Bottle deposits were fairly common in the UK in the 1980s, however they were phased out when plastic bottles and cans were introduced, providing a cheaper alternative. For many years, most British beer was sold in standard quart, pint, half-pint or third-pint bottles either at off-licences or pubs. The standard deposit was 7 pence for a pint bottle and 5p for a half pint. In the absence of legislation, however, and with the dramatic change from pub to supermarket sales, the industry abandoned refillable bottles. Many will also remember the clinking of glass bottles as the milkman arrived at their houses. In 1970, almost 99% of milk was delivered to doors in refillable bottles, according to a report by the BBC. By 2014, with the huge demand for plastic containers and the convenience of being able to purchase milk at supermarkets, the number had dropped to less than 5%.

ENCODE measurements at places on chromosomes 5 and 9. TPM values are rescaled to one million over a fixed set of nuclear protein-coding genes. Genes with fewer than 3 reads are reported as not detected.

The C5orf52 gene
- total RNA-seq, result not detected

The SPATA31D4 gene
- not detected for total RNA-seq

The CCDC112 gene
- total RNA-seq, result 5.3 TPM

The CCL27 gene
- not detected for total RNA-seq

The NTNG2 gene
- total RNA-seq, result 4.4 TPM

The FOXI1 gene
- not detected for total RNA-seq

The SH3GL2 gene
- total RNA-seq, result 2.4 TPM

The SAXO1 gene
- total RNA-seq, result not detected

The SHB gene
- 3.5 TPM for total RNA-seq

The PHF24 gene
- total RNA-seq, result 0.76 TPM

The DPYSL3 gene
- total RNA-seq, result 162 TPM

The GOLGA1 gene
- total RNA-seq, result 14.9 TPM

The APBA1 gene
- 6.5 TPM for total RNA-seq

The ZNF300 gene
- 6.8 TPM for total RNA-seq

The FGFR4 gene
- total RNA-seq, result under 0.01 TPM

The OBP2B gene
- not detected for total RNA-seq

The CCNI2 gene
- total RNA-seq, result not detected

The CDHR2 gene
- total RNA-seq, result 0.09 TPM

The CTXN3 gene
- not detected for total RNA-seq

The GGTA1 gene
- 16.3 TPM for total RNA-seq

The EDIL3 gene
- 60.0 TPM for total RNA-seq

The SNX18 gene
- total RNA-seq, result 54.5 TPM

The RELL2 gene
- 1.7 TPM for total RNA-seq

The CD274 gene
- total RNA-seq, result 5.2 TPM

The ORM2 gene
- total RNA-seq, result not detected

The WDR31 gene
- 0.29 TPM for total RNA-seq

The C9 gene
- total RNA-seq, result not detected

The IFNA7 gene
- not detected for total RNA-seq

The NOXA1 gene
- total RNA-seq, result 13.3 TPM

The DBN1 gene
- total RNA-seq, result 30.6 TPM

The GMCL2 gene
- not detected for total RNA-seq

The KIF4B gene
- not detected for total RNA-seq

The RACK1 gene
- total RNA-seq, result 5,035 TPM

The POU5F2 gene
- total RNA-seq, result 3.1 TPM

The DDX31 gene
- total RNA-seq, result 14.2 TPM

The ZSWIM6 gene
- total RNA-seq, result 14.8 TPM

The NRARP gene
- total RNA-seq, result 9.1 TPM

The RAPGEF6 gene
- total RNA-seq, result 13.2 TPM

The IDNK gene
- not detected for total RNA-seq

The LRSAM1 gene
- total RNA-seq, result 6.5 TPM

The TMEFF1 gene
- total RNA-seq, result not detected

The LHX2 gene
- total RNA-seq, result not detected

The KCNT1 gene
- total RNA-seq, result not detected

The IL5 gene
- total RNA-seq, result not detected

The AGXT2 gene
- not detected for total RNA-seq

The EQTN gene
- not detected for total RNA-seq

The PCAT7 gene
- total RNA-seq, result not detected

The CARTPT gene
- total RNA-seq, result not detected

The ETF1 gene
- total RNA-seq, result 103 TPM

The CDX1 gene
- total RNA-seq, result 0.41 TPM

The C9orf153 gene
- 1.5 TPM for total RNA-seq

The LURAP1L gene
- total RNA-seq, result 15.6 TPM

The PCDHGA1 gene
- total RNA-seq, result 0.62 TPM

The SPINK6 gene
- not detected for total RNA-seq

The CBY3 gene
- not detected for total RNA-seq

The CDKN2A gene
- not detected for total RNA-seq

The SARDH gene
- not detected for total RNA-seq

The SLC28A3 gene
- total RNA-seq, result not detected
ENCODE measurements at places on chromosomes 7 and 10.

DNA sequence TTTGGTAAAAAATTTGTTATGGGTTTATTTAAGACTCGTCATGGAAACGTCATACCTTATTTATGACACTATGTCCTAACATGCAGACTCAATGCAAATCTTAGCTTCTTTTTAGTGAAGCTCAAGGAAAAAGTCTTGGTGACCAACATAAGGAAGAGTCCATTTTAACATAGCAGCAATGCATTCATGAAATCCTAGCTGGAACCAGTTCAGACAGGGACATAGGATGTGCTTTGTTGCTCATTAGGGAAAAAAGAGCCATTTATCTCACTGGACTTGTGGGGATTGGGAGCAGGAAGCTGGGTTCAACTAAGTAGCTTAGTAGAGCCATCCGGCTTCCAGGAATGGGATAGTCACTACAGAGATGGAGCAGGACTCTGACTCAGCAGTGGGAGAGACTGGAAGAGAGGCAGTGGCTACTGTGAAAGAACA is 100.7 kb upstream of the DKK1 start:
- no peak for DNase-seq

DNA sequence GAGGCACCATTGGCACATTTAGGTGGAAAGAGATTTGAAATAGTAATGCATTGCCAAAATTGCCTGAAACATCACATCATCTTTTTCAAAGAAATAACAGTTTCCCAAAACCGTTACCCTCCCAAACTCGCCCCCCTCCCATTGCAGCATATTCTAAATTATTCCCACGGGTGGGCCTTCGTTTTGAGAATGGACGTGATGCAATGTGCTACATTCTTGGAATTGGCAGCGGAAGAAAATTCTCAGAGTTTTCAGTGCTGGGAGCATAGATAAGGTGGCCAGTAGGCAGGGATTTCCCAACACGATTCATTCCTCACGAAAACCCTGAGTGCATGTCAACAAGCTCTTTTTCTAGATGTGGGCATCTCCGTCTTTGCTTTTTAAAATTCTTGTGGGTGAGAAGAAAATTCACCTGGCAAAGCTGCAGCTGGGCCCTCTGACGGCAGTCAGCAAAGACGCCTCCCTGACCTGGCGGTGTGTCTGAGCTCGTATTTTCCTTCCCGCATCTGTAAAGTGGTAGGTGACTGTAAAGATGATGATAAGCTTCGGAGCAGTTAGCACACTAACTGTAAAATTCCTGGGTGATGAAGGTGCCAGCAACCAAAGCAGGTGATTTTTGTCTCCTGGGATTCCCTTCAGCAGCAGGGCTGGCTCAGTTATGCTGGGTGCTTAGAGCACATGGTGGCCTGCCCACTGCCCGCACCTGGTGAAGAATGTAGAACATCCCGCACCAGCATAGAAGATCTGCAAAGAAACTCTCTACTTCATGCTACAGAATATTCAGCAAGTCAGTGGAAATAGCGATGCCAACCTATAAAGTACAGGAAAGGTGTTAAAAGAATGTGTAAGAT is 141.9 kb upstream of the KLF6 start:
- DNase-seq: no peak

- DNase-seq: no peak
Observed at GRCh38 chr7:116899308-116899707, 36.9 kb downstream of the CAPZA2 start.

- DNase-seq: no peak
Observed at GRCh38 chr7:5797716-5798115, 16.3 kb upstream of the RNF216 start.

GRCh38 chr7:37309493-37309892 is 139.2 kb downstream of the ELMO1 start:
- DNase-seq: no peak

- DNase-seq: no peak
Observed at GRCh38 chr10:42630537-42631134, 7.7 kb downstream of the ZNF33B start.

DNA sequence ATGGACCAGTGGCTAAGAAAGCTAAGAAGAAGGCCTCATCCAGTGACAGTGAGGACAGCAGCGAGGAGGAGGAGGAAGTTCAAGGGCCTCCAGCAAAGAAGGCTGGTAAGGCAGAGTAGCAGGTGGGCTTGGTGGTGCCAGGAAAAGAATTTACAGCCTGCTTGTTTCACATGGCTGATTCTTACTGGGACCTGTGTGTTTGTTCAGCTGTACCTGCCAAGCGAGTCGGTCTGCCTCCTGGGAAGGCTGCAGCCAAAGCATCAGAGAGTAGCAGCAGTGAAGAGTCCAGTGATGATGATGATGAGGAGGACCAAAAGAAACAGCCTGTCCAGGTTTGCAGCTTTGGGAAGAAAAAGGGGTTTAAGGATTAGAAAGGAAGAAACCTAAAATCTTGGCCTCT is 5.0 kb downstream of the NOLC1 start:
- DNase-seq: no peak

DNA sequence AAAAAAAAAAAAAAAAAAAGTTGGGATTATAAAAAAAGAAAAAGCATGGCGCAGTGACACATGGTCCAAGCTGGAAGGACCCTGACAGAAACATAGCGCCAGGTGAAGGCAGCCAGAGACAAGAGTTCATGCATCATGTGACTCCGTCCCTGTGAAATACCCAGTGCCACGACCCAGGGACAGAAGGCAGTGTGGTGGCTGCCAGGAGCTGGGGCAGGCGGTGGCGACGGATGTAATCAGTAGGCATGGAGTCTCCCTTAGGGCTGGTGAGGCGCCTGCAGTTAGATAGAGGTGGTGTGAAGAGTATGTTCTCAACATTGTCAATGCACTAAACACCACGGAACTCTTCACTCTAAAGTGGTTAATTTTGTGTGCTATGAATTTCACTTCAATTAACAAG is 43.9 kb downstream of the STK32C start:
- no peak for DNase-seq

Fast forward to January 2017, when the government was considering a 10p or 20p refundable deposit on plastic bottles and containers. The idea, put forward by co-leader of the Green Party Caroline Lucas, was quashed in February 2017 after the government rejected the proposal citing that they were ‘not impressed’ with a trail deposit scheme in Scotland and that the results were inconclusive. Willie Mackenzie of Greenpeace told the Daily Mail at the time: “We dump 15 million plastic bottles every day with many ending up on our beaches, in landfill, and in the sea. Yet the government says that pilot schemes have produced inconclusive results.